pronuncation of BURY

Millie Webb millie-webb at CHARTER.NET
Sun Jul 21 22:59:31 UTC 2002

> I don't know about Iowa, but the bury-furry rhyme was common in my
> generation in Minnesota.  At some point I switched to bury-berry, probably
> through schooling in "proper" English.


That must be why I thought that "bury" pronounced like "burry" sounded
'hick-ish' and old-fashioned.  I have to wonder if it had something to do
with the many native Norwegians in the Southern Minnesota in the 1850s to
1920s.  It sounds like something the Norwegian-as-first-language Minnesotans
I have known would say. (especially those who would now be 70-100 years
old).  I know I have never said "bury" as anything but "berry".   And on
this topic, notice that most of the questions we seem to have on this type
of sounds (besides the classic Merry-Mary-Marry) are questions about names.
Names are different.  You pronounce a name the way everyone else around you
pronounces it (unless the bearer tells you differently).  So, I have no
problem imagining saying "Craig" as "cregg" or "crayg" (like Hague).  Or
"Gary" like "merry" or "Mary" or "marry", depending on how someone was
introduced to me.  Naturally, myself, I would say "Gary" like "Mary" (not
really different from how I say "marry"), and "Craig" like "cregg". I have
never run into anyone who did not like the way I said their name (anyone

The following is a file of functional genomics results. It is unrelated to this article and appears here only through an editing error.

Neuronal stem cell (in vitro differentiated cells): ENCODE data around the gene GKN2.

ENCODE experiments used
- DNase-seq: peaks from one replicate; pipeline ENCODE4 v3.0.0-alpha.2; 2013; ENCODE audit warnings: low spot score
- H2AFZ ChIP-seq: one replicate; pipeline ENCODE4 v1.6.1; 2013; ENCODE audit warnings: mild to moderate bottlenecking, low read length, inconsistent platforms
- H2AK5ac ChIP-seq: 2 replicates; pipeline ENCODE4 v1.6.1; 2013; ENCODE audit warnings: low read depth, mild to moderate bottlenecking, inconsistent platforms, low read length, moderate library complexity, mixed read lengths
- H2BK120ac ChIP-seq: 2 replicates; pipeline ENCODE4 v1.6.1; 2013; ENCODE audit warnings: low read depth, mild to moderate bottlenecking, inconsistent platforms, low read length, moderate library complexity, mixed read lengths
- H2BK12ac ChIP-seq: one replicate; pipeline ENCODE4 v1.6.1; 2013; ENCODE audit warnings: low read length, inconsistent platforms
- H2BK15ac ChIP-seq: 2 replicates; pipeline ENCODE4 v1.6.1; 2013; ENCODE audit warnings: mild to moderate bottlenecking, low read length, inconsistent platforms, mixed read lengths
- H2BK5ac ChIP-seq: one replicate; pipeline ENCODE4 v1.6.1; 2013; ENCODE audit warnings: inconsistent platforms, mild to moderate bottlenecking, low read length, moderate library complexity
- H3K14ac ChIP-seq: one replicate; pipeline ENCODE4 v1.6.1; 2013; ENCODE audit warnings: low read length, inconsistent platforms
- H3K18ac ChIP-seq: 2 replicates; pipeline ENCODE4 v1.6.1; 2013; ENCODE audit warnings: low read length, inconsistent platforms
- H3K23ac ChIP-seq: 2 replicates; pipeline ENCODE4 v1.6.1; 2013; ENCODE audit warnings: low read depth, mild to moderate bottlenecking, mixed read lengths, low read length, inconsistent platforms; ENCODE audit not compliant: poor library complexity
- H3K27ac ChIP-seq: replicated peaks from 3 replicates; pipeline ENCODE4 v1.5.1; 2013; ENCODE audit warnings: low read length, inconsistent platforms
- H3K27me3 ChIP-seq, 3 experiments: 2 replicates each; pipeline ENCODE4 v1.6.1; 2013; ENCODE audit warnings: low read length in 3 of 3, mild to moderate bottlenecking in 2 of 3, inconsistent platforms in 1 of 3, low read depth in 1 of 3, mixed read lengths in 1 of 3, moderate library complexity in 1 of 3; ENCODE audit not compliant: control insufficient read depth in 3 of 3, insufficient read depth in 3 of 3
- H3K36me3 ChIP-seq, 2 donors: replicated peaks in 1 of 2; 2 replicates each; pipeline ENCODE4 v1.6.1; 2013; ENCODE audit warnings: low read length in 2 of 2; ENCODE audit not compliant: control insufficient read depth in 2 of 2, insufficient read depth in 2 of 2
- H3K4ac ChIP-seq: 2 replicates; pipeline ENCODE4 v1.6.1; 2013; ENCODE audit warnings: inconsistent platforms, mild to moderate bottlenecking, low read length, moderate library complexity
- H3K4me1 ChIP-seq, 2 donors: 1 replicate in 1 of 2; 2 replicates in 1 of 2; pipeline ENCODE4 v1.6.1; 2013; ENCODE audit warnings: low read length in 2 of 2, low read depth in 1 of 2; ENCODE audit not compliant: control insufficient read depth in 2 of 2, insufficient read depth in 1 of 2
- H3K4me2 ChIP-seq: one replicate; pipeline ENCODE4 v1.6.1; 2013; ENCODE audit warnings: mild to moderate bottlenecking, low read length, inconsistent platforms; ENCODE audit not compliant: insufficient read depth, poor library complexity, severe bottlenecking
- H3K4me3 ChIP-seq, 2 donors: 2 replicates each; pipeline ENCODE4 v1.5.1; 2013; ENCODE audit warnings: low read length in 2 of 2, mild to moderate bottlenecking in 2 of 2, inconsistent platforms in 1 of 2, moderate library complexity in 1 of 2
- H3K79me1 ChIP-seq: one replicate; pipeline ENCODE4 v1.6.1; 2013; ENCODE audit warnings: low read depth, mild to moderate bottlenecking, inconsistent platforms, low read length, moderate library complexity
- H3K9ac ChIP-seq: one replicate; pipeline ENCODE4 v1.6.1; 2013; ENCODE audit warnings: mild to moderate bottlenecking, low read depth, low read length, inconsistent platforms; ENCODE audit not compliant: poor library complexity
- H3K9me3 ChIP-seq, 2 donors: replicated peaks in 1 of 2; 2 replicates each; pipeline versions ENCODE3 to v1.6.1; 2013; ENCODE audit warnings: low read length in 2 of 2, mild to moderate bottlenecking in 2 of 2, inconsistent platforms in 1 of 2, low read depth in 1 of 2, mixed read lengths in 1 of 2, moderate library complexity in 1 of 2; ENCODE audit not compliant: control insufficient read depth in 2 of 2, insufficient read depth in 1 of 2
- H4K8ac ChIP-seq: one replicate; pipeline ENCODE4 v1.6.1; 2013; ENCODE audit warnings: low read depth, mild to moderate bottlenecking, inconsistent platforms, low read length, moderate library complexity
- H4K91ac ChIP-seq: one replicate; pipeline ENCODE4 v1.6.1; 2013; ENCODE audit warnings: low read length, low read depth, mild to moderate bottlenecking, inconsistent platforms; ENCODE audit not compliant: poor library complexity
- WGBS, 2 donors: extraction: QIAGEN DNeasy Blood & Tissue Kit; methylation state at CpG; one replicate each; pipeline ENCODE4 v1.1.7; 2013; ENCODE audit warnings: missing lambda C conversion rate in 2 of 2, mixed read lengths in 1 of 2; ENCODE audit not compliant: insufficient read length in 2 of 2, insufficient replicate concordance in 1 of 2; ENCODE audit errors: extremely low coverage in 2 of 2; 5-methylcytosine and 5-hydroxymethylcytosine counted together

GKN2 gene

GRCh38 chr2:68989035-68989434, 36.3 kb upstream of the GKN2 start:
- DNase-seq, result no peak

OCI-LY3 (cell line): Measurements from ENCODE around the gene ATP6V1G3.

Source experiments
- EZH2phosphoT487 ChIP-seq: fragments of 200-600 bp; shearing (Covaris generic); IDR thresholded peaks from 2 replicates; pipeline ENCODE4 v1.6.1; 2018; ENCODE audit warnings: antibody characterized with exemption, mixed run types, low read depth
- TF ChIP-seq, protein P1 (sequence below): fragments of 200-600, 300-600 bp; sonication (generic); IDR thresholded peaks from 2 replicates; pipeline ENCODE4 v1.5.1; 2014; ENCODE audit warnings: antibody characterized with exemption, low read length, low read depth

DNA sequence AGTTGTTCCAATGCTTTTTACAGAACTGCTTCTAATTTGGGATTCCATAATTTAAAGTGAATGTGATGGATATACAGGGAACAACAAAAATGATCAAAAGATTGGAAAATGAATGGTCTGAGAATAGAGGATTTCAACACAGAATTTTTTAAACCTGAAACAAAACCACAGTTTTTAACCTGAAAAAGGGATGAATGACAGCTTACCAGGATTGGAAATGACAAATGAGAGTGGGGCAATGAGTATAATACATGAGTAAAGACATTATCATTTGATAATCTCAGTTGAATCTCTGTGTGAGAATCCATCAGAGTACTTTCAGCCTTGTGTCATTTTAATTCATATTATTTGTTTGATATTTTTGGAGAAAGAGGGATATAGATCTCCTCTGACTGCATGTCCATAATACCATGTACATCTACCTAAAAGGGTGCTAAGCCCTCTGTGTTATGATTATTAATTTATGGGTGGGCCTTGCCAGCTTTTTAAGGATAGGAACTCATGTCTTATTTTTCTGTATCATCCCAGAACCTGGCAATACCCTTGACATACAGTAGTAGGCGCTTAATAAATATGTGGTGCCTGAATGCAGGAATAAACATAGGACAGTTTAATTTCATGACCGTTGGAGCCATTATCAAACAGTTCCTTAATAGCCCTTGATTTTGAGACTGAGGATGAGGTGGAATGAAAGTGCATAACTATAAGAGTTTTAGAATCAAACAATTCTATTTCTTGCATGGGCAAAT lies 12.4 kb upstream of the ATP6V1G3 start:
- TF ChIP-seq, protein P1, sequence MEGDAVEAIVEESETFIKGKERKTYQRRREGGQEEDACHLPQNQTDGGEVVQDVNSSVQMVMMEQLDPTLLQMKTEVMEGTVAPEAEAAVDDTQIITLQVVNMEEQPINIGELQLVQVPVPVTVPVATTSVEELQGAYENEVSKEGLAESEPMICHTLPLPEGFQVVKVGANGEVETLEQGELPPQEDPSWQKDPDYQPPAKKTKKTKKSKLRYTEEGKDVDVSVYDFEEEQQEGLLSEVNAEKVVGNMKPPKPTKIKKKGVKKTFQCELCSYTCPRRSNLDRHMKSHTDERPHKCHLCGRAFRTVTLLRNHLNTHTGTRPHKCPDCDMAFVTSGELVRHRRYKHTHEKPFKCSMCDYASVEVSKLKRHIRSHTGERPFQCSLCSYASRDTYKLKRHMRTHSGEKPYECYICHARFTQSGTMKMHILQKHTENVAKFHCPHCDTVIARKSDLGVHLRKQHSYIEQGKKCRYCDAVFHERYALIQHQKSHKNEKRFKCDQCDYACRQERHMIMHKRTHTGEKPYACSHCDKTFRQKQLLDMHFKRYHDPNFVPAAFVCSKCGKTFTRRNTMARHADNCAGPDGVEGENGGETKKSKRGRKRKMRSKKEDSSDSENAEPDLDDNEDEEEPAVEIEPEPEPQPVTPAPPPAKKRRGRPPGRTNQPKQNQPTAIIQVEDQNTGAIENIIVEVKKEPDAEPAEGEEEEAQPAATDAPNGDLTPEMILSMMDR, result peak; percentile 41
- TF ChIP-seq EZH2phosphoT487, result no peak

with either of those two names, anyway).

My sister, during and since college, has a friend from Saulte St Marie in
Michigan (I may have spelled that wrong, living in Wisconsin now), who is
named "Lana".  Not only would she not tell me when I asked whether it was
[lanna] or [layna], she claimed she could not hear a difference, and
responded to either one.  I had noticed she did not seem to care, and
responded to either one; but I was very surprised when she told me she could
not even hear that I was saying it two different ways.

Anyway, my point is, that names are always tricky when you start talking
about pronunciation: especially the new ones (I met a girl named "Solare"
today, but she and everyone else pronounces it [solar], with no schwa or [E]
at the end).  The older ones are spelled differently (if you're lucky), and
pronounced differently according to tradition in that family's speech, in my
experience.  Just like "Jan" as a man's name being [yahn] or [jan], or how
you say the [s] on the end of "Lars".  So anyway, there's my two cents:
names are almost always lexically variant for individuals, and not
necessarily according to some overall phonemic rule.
-- Millie

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